Free, but not for the taking
The Grinch. Krampus. Old Man Potter.
Take your pick. At least one of them — or maybe one of their sympathizers — has been stealing books from a little free library in east Medford.
Users of the mailbox-sized little free libraries are supposed to borrow the books and bring them back — or bring other books for exchange. But the guilty parties targeting Linda Osborne's little free library, just outside her home on Hawaiian Avenue, aren't doing that. They're stealing the books outright. All of them. And they've done it three times.
"A lot of people respond, 'Well, they’re free,' " Osborne said. "If you clean them all out, it’s a crime."
Medford police agree. They say the thieves could be charged with multiple counts of third-degree theft, applied to cases where suspects make off with less than $100 worth of merchandise or cash.
The first case occurred Nov. 16. Theft No. 2 happened just after Thanksgiving. The latest happened Saturday while Osborne was out collecting food for a charity drive. She returned to find the library empty. Again.
"It’s unfortunate because she’s trying to do a positive thing," said Medford police Lt. Kerry Curtis. "And she’s kind of going on the honors system."
Osborne said she found one of the pilfered selections lying in the road. An acquaintance spotted another in a gutter.
"Whoever's taking them is just throwing them out, I think," Osborne said.
Osborne said she has had the little free library since September 2015. She saw an article about the tiny libraries and asked her husband to build her one for her birthday. He did. For the most part, it's been well-received.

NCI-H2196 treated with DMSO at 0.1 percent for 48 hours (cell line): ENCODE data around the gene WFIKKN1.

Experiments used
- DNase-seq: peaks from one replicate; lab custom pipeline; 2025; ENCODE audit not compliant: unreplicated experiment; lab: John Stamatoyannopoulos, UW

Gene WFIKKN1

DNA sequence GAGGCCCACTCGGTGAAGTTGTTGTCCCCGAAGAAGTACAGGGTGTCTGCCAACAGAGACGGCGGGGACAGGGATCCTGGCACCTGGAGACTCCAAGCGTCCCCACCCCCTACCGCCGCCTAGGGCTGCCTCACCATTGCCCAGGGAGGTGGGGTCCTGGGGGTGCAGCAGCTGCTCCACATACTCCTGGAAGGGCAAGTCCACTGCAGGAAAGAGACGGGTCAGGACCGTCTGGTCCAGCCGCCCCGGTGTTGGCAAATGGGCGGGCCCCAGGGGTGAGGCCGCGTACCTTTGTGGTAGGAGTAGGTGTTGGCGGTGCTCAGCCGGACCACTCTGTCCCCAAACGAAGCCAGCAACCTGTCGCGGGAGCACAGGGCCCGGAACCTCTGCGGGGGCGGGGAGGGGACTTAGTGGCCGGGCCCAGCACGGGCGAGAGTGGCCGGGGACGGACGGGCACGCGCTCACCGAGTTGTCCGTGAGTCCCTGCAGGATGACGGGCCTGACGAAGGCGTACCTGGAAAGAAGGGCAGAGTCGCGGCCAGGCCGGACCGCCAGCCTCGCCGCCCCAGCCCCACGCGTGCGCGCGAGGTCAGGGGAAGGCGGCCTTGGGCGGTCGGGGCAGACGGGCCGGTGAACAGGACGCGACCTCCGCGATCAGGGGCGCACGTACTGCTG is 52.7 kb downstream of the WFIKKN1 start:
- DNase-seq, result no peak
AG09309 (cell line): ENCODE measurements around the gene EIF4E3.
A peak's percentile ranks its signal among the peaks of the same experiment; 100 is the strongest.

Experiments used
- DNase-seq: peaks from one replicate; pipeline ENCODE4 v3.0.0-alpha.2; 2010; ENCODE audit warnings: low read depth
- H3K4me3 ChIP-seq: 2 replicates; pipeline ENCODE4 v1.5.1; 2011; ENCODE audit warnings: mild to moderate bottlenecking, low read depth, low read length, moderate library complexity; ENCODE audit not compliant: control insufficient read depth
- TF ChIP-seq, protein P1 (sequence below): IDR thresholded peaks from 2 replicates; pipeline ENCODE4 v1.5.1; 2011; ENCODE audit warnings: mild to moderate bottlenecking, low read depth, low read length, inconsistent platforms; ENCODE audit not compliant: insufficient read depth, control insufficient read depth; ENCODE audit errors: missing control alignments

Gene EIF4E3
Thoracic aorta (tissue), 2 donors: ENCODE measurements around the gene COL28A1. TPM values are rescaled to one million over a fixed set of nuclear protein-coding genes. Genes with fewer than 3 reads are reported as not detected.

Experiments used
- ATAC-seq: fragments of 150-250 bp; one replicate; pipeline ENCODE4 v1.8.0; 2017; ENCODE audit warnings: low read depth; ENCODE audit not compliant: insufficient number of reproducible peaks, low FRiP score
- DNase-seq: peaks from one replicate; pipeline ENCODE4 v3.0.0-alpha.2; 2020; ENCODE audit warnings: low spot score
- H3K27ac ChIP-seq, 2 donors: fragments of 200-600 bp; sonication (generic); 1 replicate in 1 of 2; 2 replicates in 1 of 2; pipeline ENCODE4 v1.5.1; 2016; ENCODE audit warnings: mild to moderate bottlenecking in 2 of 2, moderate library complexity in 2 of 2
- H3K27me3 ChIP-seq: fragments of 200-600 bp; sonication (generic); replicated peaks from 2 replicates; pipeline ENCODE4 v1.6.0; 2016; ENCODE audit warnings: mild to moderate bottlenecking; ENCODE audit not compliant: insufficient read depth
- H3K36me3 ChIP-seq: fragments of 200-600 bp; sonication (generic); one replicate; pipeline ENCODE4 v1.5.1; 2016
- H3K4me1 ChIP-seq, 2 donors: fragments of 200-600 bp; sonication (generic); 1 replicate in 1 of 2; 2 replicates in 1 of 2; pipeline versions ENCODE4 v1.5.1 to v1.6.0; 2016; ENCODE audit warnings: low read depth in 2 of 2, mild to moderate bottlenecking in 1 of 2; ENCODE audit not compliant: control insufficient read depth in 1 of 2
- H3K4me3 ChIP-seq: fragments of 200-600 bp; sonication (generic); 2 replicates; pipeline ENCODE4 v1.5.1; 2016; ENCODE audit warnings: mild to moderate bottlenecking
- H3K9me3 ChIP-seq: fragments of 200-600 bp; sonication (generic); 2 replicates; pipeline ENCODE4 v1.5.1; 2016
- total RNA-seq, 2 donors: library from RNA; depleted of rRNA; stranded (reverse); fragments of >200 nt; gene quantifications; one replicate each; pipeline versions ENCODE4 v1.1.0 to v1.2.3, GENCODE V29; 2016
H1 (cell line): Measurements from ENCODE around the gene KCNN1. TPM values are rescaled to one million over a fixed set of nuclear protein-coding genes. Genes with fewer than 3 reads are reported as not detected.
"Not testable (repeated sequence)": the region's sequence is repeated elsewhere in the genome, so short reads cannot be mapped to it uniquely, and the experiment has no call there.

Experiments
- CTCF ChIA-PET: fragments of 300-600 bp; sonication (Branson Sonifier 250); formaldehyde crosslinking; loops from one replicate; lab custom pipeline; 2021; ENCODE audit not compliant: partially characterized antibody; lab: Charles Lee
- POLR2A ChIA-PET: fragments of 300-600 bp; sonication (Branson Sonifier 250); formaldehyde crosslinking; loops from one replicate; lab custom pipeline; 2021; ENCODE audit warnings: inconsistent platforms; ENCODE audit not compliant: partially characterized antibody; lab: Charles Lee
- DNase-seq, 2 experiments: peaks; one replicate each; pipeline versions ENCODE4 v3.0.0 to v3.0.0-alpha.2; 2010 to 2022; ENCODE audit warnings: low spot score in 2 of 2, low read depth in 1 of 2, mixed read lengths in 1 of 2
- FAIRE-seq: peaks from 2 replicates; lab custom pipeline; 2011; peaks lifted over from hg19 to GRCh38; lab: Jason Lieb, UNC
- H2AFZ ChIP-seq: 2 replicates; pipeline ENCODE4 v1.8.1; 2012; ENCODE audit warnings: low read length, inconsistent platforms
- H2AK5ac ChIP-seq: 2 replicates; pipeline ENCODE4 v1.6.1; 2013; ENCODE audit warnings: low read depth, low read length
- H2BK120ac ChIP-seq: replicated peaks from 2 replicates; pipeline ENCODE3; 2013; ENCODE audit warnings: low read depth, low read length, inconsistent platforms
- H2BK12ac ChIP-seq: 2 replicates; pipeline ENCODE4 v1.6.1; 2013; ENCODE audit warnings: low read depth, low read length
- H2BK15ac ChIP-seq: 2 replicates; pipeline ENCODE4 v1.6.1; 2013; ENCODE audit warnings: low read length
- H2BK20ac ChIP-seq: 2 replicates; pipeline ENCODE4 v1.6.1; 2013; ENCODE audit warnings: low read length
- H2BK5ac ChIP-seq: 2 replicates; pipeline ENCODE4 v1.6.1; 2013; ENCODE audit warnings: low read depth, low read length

"People love it. I’ll see them looking and I’ll say, 'Help yourself to a book,' " she said.
Just bring it back or replace it with another book back.
According to https://littlefreelibrary.org, there are more than 50,000 registered little free libraries in the U.S. and in 70 countries.
Osborne tries to keep a good mix: children's books, contemporary thrillers, some nonfiction here and there. A volunteer at the Medford library, she has access to many donated titles.
Osborne said she feels supported by her neighbors and law enforcement.
"They suggested a surveillance camera, which is on my list for Santa," she said.
But even if the guilty party is never caught, Osborne said she plans to keep sharing books with people.
"I am undaunted," she said. "If anything, I am more committed to keeping it stocked. I just would love to really know why."
— Reach reporter Ryan Pfeil at 541-776-4468 or firstname.lastname@example.org. Follow him at www.twitter.com/ryanpfeil.